Let’s Do It Again

Well, I got the article done yesterday and I think I did a good job on it. I don’t really do much article-writing anymore–it’s been years, other than my quarterly column for Sisters in Crime–and so it’s a skill set that is rather rusty for me; just like Saturday’s breakthrough in getting a lot written in a very short period of time felt like an enormous breakthrough; as though my writing was given a much-needed and sorely overdue tune-up. With the article is finished, and also being all caught up on the WIP–which means it’s time to start writing the new material–I chose to take Sunday off to recharge, recalibrate, and start thinking things through.

And I refuse to feel guilty for taking a day off after getting everything caught up.

Bite me.

This morning I don’t feel as well rested as I did yesterday; I didn’t sleep deeply and it felt like I was awake most of the night but I must have slept some, it just doesn’t feel like it was enough. This doesn’t, by the way, bode well for writing tonight after work, but…there is it.

We binged Fosse Verdon yesterday in the lead-up to Game of Thrones, and it’s a stellar, absolutely stellar show. Michelle Williams is simply extraordinary as Gwen Verdon; Sam Rockwell is equally terrific as Fosse himself. One thing I couldn’t help thinking as I watched was how he is given so much of the credit for his own success/genius, but couldn’t have done any of it without Gwen Verdon. And it seems like Gwen put her own career on halt to help push him to his own success, and was rewarded with what, precisely? Being cheated on? And the horrifying concomitant realization that this kind of relationship–borderline abusive, so horribly one-sided–was what so many women had to put up with in the time before feminism…yeah, not really the good old days, as so many would have us believe.

As for Game of Thrones…spoilers after the cut, because I am just kind that way.

As always this season, I am seeing a lot of chatter on social media about how this last episode was “disappointing;” I am not seeing that, myself. What Dany did last night was something she has been leading to the entire run of the show; if you will recall, her plan once she landed on Dragonstone the first time was to launch a full-scale attack on King’s Landing and take Cersei down. She allowed Tyrion to convince her otherwise; to attack Casterly Rock instead and so on–which led to the counter attack by the Lannister armies on Highgarden and cost us Lady Olenna’s ever-so-tart tongue. It also led to the annihilation of half her original fleet. She was then convinced to, rather than go after King’s Landing after the plans she didn’t make failed, to bypass the Iron Throne and fight the Army of the Dead. If she had done what she had wanted to in the first place King’s Landing would have surrendered without the massive loss of life if the Yara’s fleet bottled up the harbor, the Unsullied and the Dothraki marched on the city, and she laid waste with three dragons. So, if anything, the sack of King’s Landing lies squarely at Tyrion’s feet–and I am not trying to justify Dany’s behavior, but rather looking at the “game” without emotion and gambling for the throne.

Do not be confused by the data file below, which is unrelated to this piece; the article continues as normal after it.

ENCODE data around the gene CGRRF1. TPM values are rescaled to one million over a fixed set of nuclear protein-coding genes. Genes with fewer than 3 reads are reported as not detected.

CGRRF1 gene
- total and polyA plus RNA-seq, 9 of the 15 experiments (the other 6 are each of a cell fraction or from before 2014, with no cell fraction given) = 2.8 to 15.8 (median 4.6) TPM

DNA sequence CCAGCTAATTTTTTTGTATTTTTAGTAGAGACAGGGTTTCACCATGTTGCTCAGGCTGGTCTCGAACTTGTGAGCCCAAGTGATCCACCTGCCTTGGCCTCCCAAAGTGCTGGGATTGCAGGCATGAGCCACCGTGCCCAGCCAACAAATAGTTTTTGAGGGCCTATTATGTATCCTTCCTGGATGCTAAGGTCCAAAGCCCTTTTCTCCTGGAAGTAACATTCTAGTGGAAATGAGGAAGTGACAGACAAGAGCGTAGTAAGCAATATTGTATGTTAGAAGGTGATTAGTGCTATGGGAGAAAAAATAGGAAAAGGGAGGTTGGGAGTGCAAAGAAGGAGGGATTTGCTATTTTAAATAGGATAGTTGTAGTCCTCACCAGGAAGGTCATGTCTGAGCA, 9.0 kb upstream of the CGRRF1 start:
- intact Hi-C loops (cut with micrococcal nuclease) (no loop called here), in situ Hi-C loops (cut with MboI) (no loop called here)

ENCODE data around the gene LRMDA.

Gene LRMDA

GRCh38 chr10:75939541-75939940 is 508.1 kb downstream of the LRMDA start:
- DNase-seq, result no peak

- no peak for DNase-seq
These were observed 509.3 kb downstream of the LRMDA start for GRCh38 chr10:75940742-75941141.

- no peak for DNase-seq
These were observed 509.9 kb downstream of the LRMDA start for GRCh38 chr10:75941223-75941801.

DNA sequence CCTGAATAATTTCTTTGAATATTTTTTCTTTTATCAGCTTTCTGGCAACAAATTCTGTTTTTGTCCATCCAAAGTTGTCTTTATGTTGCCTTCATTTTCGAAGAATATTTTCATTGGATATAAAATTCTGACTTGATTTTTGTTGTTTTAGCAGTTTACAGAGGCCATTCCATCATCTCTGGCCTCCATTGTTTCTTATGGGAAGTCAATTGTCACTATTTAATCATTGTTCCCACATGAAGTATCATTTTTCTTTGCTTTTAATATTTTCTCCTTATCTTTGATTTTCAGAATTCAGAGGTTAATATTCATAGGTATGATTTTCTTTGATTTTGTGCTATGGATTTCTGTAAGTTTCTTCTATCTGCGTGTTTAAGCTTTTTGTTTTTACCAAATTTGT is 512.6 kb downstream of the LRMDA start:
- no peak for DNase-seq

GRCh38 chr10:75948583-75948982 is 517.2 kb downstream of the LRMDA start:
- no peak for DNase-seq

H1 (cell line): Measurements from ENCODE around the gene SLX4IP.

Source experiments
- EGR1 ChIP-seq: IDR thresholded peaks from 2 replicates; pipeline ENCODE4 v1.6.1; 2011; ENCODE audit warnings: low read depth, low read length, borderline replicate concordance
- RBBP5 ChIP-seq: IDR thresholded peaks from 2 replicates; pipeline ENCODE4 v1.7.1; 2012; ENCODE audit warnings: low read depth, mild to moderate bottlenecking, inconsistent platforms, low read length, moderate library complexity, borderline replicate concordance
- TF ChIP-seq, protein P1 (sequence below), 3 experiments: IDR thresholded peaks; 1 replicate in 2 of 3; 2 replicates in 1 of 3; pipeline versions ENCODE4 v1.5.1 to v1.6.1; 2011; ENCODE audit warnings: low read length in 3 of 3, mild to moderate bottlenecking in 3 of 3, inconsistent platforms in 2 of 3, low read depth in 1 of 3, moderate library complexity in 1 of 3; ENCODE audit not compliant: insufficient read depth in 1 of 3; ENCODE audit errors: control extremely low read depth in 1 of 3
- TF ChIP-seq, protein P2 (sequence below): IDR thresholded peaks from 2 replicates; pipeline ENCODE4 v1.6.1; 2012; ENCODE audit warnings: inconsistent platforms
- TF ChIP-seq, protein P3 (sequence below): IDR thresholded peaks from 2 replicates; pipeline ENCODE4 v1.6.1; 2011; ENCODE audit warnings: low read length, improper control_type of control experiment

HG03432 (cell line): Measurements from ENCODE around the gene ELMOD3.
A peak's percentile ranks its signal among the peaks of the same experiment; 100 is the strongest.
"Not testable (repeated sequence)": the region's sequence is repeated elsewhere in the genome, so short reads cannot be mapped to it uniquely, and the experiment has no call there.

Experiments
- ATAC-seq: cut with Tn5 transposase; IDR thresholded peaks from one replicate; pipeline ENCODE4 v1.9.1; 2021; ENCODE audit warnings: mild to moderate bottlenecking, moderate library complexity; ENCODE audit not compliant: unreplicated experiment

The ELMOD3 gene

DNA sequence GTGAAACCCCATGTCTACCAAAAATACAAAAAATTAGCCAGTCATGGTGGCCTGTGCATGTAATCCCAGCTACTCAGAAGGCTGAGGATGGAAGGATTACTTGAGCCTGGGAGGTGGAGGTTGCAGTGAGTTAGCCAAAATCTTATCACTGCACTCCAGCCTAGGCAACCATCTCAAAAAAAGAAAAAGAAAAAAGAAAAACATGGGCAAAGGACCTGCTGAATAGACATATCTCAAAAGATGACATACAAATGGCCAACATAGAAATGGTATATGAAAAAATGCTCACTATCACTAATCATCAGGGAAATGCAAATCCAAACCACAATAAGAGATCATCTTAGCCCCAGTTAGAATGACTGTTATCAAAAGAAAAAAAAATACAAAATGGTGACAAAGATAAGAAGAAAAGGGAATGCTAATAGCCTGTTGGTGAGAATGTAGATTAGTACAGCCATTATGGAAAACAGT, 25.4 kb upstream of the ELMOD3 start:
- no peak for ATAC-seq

And since King’s Landing was clearly a much easier prize than beating the Army of the Dead, she could have taken King’s Landing and still marched north to fight the Army of the Dead…with three dragons, the wall still standing, and so forth.

As for Cersei’s death, yeah, it would have been a lot more satisfying had Arya killed her wearing Jaime’s face, only to rip it off and repeat her line to Walder Frey: “I want the last thing you see before you die is a Stark smiling down at you.” But the death of villains is rarely, if ever, satisfying; I waited three movies for Darth Vader to die in great pain only to have him redeem himself at the end so there was no satisfaction to be gained in his death; I suspect the same thing will happen with Kylo Ren in The Rise of Skywalker. But how Dany destroyed King’s Landing–showing Cersei the same mercy Cersei has shown anyone and everyone the entire run of the show–was, in some ways, perfect: she literally destroyed everything Cersei had been fighting for her entire life right before her eyes, and it was easy. At the end, Cersei’s own words basically echoed back to her: “Power is power.”

Would I have written it this way? Probably not. But I’ve had the sense from the moment I saw Ned Stark’s head cut off that this show is not going to have a satisfying ending; it’s certainly never promised the audience one, nor has it ever followed, except in some instances, traditional storytelling tropes. There’s one more episode to go, in which this all has to be wrapped up–a daunting task, no doubt. But if you think about Dany’s plan to “break the wheel”…well, who is left? House Stark, House Targaryen, one Lannister, one Baratheon, one Greyjoy…the wheel is broken already. WIll she be a tyrant, or will she be a benevolent despot?

Or will she live to see the end of the series?

I guess we’ll find out next week.


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